• Post Reply Bookmark Topic Watch Topic
  • New Topic
permaculture forums growies critters building homesteading energy monies living kitchen purity ungarbage community wilderness fiber arts art permaculture artisans regional education experiences global resources the cider press projects digital market permies.com all forums
this forum made possible by our volunteer staff, including ...
master stewards:
  • Nicole Alderman
  • raven ranson
  • paul wheaton
  • Jocelyn Campbell
  • Julia Winter
stewards:
  • Burra Maluca
  • Devaka Cooray
  • Bill Erickson
garden masters:
  • Joylynn Hardesty
  • Bryant RedHawk
  • Mike Jay
gardeners:
  • Joseph Lofthouse
  • Dan Boone
  • Daron Williams

RMH design comparison  RSS feed

 
pollinator
Posts: 268
21
books chicken hugelkultur solar tiny house urban
  • Mark post as helpful
  • send pies
  • Quote
  • Report post to moderator
Along the same lines of this thread, I've seen many different designs of rocket mass heaters, but have no real frame of reference to what the benefits are of one over another.

I realize that it's not always a linear scale from good to better, but that the design is based on unique factors of each build--It needs to withstand higher-than-normal temperatures, it needs to be portable, it needs to have a certain aesthetic, etc.

I've seen RMHs with the following various design traits:
square shaped heat risers made of brick
round heat risers made of a smaller and larger metal pipe, with the space between them packed with various substances
round heat risers made of durablanket and mortar
burn tunnels made of brick
burn tunnels made of duraboard
burn tunnels with holes on each side (for a heat riser and a feed tube) cast out of some sort of cement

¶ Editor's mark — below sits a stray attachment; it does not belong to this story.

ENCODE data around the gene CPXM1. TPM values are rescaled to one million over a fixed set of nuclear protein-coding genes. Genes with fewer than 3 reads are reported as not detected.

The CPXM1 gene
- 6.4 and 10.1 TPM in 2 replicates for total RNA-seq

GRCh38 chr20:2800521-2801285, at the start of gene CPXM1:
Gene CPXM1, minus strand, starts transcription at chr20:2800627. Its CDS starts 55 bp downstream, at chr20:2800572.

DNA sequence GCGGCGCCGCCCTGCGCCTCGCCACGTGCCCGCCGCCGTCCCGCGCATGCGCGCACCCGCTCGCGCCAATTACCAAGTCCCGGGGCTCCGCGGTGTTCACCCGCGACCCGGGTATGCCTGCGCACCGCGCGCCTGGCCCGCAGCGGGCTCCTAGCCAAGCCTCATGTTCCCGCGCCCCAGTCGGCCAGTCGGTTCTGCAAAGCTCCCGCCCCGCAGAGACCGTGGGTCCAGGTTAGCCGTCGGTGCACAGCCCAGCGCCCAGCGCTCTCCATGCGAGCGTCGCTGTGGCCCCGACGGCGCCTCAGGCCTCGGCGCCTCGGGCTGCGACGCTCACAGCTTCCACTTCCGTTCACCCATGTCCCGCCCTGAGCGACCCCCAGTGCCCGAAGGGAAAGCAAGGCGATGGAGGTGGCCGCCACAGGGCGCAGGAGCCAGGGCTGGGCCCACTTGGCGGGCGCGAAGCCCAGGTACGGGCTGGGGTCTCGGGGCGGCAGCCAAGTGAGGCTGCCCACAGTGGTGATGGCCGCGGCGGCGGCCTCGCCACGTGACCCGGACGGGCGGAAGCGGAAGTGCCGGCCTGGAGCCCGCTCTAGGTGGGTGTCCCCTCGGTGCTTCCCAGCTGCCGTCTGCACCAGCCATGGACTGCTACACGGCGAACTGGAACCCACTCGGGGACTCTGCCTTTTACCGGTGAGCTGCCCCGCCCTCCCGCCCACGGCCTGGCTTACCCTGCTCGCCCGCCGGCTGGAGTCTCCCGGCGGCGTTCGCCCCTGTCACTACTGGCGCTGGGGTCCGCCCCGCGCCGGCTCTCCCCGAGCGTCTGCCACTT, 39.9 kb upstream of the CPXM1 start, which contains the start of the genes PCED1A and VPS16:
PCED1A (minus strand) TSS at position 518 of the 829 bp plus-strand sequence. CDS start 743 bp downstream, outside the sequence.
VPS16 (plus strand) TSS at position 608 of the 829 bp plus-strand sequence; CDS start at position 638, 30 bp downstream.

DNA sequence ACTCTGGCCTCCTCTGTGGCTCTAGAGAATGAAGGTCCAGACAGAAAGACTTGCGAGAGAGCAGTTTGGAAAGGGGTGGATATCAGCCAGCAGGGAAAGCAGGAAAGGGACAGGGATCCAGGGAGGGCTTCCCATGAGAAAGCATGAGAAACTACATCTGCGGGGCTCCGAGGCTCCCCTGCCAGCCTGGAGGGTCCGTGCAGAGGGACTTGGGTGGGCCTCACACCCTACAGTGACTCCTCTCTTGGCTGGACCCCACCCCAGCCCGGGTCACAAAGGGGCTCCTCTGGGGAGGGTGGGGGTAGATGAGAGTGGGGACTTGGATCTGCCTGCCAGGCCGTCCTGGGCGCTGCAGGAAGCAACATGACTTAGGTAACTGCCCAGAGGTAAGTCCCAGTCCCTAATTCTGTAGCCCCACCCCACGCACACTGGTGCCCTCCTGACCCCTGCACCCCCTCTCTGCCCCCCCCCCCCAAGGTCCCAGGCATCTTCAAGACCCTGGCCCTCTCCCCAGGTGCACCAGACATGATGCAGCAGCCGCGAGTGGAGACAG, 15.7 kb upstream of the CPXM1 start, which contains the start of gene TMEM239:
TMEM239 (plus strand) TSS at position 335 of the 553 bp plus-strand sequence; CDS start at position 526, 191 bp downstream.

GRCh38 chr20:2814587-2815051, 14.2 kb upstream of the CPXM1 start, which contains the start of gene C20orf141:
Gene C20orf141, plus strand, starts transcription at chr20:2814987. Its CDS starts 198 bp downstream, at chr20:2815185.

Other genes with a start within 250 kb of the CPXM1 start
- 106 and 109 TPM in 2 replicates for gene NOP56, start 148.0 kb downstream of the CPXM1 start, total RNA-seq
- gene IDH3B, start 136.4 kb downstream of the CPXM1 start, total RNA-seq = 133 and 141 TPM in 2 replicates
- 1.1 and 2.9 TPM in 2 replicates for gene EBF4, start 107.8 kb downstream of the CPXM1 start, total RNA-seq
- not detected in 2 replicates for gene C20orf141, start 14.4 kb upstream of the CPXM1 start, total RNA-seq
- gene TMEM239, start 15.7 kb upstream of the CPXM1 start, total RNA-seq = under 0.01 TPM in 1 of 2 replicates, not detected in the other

The same applies to the bell/barrel, as well as the mass.

I imagine there are hundreds of thousands of variations in the shapes, sizes, and materials used in RMH builds, I'm not looking for an exhaustive comparison of all possible combinations, just a general frame of reference into what goes into the thinking of the designs and how I can know how to decide, and what factors those decisions are based on.

Maybe something like a cost/benefit analysis, or a comparison in the tradeoffs between one material over another.

 
gardener
Posts: 2581
Location: Upstate NY, zone 5
92
  • Mark post as helpful
  • send pies
  • Quote
  • Report post to moderator
Okay, for starters...
Brick gives a modular layout that can be readily repeated (correctly) by someone with minimal skills. It is very durable and a broken brick (there is one location in a J-tube which gets the hardest wear) can easily be replaced.
Ordinary firebrick has a lot of mass which reduces the efficiency of the combustion a bit. It must have significant insulation around it. Its modular nature resists certain subtle design tweaks which improve efficiency.

Castable refractory cement can be formed to any precise shape desired, to get the most efficient combustion possible. It can be made to the exact thickness desired, and dense inner material can be bonded to insulating outer material.
It is generally less durable than brick, and if it breaks it can be difficult to replace a section. Broken-out areas can be patched roughly if they are accessible. It requires skill to correctly make the form and cast the material.

Both firebrick and castable refractory tend to be expensive; prices vary considerably by region for different materials, and it is sometimes possible to find a super deal on a particular material. Bricks can be salvaged and reused, while castable cannot.
 
Paper beats rock. Scissors beats tiny ad.
What would you cook first in a rocket oven?
https://permies.com/t/89866/cook-rocket-oven
  • Post Reply Bookmark Topic Watch Topic
  • New Topic
Boost this thread!